The Curse of Beneficial Systems

We create systems to facilitate good practice, but those systems create artefacts and outcomes which become a curse to us. I have an example in mind and you may be able to relate to it. So let me take you on a reflection and observation walk through the subject of ‘systems’.

Let’s Hear it for Systems

Just about everything works best if the processes are understood and the best practices are followed. That fact is where we get such notions as benchmarking, world’s best practice, time and motion studies, efficiency and so on. A good system is a means of streamlining a process and setting in place appropriate checks and balances to ensure that things are done properly.

Jet pilots must go through a disciplined check-list process before take off because so much is at stake once they get into the air. Henry Ford revolutionised vehicle manufacturing through his production line system churning out black Model T Fords. Good salesmen have a mental check-list which they are attentive to as they guide their client toward the sale. Courts, distribution businesses, hospitals, schools, garbage collection and just about all other processes of life are governed by some form or systematic regulation and process.

So let’s hear a big cheer for systems! Without them many things would fall into disarray – the loss of proper array, or order. We enjoy speed, accuracy, efficiency, reliability and service, among many other benefits directly due to good systems. Systems are incredibly beneficial.

Systems Impose Limitation

For all the obvious benefit of systems, however, they impinge on many processes a form of limitation. Every routine and regulation prescribes a preferred process and outcome, but automatically restricts or denies other outcomes, which may have their own inherent benefits.

The process and outcome of a system, assuming it can be properly regulated and achieved consistently, effectively removes variety, diversity and creativity from the process. The choice of process and outcome is made by someone who may not have the best view in mind. Once a system is in place it may work against the discovery of better process and outcome, simply because it limits the possibility for discovery and exploration of other outcomes.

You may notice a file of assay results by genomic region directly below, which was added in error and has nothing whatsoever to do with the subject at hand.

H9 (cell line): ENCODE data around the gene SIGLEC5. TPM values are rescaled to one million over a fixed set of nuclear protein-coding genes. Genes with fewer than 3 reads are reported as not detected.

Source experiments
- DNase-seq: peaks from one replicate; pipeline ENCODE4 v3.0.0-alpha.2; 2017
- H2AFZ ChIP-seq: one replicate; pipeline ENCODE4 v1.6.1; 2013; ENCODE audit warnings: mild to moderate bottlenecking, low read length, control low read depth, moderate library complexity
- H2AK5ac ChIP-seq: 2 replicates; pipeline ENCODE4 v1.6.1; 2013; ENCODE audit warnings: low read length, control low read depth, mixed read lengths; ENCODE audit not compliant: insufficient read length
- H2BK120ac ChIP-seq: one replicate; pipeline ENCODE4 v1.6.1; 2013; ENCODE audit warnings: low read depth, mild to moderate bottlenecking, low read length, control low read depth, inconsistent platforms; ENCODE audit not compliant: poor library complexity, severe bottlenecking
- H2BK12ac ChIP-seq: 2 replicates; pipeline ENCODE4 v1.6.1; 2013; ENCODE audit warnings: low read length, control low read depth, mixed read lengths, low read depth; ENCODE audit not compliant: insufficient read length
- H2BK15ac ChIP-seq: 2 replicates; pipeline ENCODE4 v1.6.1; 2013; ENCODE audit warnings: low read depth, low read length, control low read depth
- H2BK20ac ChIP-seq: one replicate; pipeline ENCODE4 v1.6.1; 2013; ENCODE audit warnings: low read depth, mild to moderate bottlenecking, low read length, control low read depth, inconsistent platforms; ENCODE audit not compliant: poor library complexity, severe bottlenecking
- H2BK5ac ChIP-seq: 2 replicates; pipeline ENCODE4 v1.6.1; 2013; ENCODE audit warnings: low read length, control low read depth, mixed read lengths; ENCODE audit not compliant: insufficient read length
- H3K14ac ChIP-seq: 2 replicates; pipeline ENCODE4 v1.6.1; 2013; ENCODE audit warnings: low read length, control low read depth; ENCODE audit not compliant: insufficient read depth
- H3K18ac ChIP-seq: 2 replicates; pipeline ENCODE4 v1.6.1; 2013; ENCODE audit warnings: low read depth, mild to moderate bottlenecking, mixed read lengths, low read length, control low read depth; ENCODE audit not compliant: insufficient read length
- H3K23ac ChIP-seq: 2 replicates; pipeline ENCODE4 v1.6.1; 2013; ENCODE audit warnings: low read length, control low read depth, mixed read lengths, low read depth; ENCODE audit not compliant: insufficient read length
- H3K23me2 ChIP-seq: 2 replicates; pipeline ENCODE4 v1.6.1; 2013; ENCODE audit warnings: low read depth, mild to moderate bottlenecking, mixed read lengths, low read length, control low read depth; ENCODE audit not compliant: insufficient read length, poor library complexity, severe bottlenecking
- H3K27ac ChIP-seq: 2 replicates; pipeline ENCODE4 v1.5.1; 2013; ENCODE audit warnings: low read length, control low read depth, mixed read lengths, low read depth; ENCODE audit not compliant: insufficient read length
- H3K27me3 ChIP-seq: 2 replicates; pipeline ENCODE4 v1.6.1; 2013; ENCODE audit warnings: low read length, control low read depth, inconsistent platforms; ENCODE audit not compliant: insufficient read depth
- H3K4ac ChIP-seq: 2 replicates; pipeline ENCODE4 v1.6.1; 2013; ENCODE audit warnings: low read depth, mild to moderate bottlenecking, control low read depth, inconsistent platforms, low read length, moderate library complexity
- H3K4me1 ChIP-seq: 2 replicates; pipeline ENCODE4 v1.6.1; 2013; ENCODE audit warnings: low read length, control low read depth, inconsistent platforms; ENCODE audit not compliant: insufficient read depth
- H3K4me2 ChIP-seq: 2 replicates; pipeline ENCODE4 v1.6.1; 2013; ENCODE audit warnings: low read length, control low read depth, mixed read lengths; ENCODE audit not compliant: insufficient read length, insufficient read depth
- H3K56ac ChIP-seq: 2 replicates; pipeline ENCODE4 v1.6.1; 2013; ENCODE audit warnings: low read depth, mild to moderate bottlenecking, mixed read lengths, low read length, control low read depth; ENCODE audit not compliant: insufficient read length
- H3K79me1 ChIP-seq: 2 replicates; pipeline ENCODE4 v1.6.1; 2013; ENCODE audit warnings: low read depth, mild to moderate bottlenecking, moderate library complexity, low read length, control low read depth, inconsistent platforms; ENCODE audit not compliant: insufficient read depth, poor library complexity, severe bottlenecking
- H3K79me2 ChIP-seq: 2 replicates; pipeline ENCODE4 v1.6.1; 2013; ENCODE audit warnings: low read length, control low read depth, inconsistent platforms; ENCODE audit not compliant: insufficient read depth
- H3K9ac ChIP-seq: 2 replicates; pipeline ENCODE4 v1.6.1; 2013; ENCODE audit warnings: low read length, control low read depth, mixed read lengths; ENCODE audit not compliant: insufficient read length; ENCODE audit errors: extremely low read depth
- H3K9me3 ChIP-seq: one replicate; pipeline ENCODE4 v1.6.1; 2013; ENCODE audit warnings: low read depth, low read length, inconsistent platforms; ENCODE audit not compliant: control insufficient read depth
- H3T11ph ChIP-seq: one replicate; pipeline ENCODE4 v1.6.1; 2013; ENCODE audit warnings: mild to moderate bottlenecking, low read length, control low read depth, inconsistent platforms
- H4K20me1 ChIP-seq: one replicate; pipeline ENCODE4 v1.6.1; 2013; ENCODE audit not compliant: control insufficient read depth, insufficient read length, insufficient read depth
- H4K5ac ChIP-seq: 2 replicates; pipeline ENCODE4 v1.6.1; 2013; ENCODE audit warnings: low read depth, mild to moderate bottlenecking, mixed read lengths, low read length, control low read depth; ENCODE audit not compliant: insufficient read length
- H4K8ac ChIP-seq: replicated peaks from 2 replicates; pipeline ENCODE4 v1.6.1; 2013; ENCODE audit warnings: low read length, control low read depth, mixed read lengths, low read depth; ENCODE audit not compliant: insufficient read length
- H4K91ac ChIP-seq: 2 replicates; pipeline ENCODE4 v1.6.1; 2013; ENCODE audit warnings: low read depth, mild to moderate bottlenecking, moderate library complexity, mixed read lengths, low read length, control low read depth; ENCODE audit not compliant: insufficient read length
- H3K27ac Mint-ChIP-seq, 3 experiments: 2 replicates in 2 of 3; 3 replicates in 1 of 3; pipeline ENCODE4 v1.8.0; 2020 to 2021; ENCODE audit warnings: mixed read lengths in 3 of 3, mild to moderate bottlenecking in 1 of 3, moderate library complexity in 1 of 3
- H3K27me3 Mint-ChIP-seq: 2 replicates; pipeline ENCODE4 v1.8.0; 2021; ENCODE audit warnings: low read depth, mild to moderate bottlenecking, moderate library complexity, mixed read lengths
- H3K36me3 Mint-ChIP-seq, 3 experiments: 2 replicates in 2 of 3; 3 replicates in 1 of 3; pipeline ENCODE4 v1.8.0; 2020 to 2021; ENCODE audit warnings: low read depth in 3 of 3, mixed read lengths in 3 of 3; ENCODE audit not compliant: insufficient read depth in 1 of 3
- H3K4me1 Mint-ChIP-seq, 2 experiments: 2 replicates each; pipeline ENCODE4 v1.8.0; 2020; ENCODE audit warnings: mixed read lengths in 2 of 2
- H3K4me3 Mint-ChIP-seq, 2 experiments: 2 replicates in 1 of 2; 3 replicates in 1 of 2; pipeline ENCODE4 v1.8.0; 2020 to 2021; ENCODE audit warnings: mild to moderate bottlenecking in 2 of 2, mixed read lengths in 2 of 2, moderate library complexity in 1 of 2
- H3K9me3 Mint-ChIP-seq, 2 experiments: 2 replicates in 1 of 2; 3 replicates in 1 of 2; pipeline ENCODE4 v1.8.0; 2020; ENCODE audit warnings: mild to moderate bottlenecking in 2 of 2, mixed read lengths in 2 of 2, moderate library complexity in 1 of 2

School systems seem to be failing to produce a high level of academic and personal ability in many students. The system itself militates against some exploration of better options. Traffic flow systems are the product of studies and analysis and the best option that seems to be available at the time. But how many times have you been frustrated by a red light that holds you back from an empty intersection? I find it frustrating to stand at a pedestrian light, being held back from walking across a street where there is zero traffic. The system is in place to protect me, but it creates an artificial limitation of freedom which earlier generations enjoyed readily.

Systems impose limitation. Your only hope is that the benefits of the system outweigh the downside imposed by the limitations.

The Smell of a Baby

Last month my tenth grandchild was born. This grand-daughter will be often talked about in the annals of our family history, as she managed to be born on the kitchen floor! Baby Acacia came faster than her mother expected. Before the parents could get off to the hospital my daughter-in-law, Katie, found herself in second stage labour. So she proceeded to give instructions to her husband and promptly gave birth on her father’s kitchen floor. A dinner event turned out to be much more than expected.

When we caught up with the mother and baby the next day my wife, Susan, was in awe of something she had never noticed before. The baby had a most wonderful fragrance on the skin. Susan kept drawing in long breaths to enjoy the amazing scent. It was reminiscent of a lovely powdery perfume.

Baby Acacia had not been bathed by then and so the natural fragrance from the birth was still on her skin. And that’s when the whole impact of systems hit us.

Hospital Births

Susan has given birth to seven children. She is no slouch when it comes to childbirth and mothering. But she had never smelled the lovely fragrance of the baby like she did with baby Acacia. Why not? Because of the “system”! Susan gave birth to seven babies in various hospitals. Hospitals rely on systems to make sure everything that needs to be done is done and nothing is neglected. Those systems may not be perfect, but they are a guarantee against neglect, malpractice, and so on.